There are a number of different studies conducted for age estimation, for example, the neonatal line which is present in the enamel and dentin of deciduous teeth and first molars and the incremental line of Retzius, can be used to ‘assess the amount of pre and post-natal enamel formation’ (Shamim T, 2006)and determine the age of death. It can differentiate between still and live births, but it is necessary to have a couple of days of survival in order for the neonatal line to develop and ‘the absence of the neonatal line is not always an indicator of stillbirth'. With Schour and Masseler (Schour I, 1940) using radiology, produced a numerical chart that analysed the development of deciduous and permanent teeth of 4 months to 21 years of age. This method did not consider genders and is not applicable to living individuals. Also ‘mean age range of 2–5 years is put at 6 months and is thus too narrow.’ (Ciapparelli, 1992). Miles assessed the relative wear of the three molars and compared to functional age to produce an age estimate of dental attrition and is still used by bioarchaeologists. The method assumes that there is a constant wear rate for all molar, it does not factor in that diet may change over the years affecting attrition. It also neglects the fact that 3rd molars are absent in 10% of the population and when compared with recent studies. It presents a standard deviation of 2 years, with black South Africans maturing 1-2 years earlier than Germans (Hjern A, 2012). However, Lovejoy et al found the method to be accurate and showed the least bias under ageing. Dermijian, Goldstein and Tanner method estimated age based on the seven teeth development on the left side of the mandible. It’s ‘the most used techniques found according to literature…’ (André Luiz Bérgamo, 2016) due to the scoring system maturity and simplistic conversion of dental age. This method, however, excludes children under the age of 5. There is also a lot of different results when tested on different populations to which some found that it overestimated the age rather than underestimate it (Sasso A, 2013). The Gustafson method looked into histological and morphological changes of teeth and the age was estimated using a formula. However, it is a very time-consuming analysis, requires extensive training and equipment and present a standard error of 3.6 years.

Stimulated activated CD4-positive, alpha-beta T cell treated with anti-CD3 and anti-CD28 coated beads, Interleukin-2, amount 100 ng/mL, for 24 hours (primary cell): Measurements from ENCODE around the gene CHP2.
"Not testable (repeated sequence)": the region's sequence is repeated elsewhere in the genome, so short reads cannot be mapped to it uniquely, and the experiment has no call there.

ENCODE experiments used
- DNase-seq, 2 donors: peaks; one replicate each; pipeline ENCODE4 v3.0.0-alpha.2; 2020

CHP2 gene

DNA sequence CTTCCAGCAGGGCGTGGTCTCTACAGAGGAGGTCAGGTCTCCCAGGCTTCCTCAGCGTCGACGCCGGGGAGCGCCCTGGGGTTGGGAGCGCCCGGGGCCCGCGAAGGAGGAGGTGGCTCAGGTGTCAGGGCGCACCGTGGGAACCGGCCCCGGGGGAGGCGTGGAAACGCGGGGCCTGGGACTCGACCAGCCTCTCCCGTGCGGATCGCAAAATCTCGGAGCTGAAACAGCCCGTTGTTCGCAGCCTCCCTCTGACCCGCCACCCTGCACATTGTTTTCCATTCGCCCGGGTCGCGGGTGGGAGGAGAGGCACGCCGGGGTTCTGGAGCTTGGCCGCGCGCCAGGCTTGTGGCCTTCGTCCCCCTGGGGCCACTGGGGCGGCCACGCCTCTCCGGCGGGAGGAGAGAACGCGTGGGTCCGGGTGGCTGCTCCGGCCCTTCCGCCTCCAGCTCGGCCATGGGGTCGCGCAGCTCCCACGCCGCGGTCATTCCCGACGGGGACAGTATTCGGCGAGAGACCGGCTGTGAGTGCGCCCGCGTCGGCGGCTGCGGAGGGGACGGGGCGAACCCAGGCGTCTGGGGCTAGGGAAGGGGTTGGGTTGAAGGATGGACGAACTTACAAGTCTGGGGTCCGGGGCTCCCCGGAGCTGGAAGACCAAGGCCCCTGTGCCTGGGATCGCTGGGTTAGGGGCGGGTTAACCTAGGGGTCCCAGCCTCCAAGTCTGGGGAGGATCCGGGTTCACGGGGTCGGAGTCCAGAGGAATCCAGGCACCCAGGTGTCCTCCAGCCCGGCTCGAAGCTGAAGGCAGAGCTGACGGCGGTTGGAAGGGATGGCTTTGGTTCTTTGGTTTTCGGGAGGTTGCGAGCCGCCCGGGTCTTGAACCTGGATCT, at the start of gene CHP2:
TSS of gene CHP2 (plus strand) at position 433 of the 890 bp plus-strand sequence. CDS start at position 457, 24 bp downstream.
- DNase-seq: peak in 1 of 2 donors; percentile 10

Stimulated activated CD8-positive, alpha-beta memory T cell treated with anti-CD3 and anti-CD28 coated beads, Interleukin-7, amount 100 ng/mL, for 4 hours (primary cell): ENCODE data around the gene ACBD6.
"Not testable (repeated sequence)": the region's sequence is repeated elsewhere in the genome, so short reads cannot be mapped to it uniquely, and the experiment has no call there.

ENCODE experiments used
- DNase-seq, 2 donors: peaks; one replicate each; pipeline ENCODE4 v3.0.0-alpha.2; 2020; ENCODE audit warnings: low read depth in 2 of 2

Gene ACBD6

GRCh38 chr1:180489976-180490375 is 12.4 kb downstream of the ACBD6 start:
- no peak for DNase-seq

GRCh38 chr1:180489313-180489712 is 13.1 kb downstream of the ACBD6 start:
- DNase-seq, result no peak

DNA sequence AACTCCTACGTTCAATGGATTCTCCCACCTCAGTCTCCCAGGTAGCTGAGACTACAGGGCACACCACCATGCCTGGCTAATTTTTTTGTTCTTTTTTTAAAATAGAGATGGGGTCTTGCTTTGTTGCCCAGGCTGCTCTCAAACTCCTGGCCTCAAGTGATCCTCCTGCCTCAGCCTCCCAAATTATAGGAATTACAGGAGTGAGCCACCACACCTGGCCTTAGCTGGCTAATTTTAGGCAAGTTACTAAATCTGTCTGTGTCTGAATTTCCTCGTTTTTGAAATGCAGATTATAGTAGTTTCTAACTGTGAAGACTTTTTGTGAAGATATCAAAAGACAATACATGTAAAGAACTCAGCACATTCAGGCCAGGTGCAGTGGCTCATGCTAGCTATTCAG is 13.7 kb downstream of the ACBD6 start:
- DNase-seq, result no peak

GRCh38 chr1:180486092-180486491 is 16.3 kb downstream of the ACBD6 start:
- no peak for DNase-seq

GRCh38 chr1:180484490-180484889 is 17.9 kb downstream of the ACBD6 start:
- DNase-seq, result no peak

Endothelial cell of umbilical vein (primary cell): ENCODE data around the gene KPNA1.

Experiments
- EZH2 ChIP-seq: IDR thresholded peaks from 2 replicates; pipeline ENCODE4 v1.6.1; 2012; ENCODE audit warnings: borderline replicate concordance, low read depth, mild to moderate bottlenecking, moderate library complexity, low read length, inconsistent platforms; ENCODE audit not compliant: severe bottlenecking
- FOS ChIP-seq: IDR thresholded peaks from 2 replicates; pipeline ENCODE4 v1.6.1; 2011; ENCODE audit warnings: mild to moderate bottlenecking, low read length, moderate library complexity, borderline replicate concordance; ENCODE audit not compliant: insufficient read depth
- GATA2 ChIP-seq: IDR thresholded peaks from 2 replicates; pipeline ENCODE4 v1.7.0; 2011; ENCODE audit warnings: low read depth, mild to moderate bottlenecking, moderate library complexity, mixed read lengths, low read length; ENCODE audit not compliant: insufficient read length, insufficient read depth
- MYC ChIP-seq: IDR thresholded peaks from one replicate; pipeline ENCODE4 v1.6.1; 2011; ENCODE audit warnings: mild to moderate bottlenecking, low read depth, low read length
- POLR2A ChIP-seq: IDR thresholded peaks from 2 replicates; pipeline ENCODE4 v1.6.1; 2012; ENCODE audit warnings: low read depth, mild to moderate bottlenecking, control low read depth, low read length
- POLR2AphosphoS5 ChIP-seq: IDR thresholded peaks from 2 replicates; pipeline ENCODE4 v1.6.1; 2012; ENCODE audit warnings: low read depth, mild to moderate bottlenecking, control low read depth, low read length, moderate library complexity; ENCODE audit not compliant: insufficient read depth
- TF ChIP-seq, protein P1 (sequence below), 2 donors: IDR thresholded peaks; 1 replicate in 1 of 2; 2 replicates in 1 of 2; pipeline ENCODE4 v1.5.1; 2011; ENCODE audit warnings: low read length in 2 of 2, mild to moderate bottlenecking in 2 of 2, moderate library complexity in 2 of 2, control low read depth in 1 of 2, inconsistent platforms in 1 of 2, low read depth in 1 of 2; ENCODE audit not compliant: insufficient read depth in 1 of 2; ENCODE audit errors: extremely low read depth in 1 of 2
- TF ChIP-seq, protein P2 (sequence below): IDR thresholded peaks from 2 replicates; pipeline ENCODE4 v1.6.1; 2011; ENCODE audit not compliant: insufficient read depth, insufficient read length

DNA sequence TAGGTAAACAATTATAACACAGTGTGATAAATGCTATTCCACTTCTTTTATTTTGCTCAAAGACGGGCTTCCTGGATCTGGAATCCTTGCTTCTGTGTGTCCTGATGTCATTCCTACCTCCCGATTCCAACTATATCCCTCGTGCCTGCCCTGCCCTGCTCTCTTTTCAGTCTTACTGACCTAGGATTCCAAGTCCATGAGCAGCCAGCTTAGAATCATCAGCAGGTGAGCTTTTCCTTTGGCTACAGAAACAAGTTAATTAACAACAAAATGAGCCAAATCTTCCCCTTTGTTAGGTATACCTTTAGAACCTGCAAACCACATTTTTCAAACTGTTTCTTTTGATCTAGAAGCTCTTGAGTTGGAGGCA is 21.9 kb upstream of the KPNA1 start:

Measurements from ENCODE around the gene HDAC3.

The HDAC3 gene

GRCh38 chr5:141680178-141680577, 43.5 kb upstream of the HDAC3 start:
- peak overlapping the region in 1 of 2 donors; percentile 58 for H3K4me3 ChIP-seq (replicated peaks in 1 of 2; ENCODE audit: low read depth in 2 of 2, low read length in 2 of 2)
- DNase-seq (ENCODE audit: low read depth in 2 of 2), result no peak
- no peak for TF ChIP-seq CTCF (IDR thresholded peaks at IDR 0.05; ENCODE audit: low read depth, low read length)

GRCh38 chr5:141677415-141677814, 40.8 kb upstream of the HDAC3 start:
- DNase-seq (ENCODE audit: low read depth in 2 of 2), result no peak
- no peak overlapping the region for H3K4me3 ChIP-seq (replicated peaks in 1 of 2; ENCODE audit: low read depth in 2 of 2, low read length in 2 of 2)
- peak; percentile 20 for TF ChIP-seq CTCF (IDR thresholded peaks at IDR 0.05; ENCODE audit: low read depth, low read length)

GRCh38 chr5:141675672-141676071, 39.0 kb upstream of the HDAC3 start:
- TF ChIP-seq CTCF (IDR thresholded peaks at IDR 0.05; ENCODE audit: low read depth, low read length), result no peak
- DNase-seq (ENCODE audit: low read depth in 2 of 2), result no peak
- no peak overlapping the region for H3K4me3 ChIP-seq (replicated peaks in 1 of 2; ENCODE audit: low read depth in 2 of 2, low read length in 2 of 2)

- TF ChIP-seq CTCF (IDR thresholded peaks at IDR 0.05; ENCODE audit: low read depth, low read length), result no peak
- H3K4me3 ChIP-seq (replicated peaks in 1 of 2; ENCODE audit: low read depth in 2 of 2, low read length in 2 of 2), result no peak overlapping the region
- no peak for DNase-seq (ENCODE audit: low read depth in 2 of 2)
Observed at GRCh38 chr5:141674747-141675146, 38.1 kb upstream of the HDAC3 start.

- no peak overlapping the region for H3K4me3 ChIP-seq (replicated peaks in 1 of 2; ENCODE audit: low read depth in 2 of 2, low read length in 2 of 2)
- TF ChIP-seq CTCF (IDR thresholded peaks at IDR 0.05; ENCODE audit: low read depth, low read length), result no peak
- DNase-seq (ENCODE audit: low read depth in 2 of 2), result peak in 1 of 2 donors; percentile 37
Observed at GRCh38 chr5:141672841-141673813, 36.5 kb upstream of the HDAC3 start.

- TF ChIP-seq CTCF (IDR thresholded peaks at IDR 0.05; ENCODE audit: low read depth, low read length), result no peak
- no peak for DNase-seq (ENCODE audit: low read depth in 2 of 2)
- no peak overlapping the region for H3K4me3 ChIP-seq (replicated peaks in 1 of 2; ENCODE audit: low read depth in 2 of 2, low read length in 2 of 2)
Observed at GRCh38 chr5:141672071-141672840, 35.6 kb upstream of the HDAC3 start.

Overall it can be said that age estimation using dentition has been well recognised. There are a variety of methods that all show strengths and weaknesses which makes it challenging to determine which is best, combining methods or performing repetitive measurements may give a better age estimate. It is shown that you cannot give a definitive age as with all the methods they do show standard errors but is good as giving an estimate within a given age bracket.


  1. André Luiz Bérgamo, C. L. (2016). Dental Age Estimation Methods in Forensic Dentistry. Peertechz Journal of Forensic Science and Technology, 1-4.
  2. Ciapparelli, L. (1992). The chronology of dental development and age assessment. Practical forensic odontology, 22-42.
  3. Gowri Vijay Reesu, J. A. (2015). Forensic consideration when dealing with incinerated human dental remains. Journal of Forensic and Legal Medicine, 13-17.
  4. Hjern A, B.-L. M. (2012). Age assessment of young asylum seekers. Acta Paediatrica, 4-7.
  5. Markova, R. (2005). Third molar as an age indicator in young individuals . Prague Med Rep , 367-98.
  6. Sasso A, S. S. (2013). Secular trend in the development of permanent teeth in a population of Istria and the Littoral region of Croatia. Journal of Forensic Science , 673-677.
  7. Schour I, M. M. (1940). Studies in tooth development: the growth patter of human teeth. J am Dent Assoc., 1778-1793.
  8. Shamim T, I. V. (2006). Age Estimation: A Dental Approach . Journal of Punjab Academy of Forensic Medicine & Toxicology, 1-3.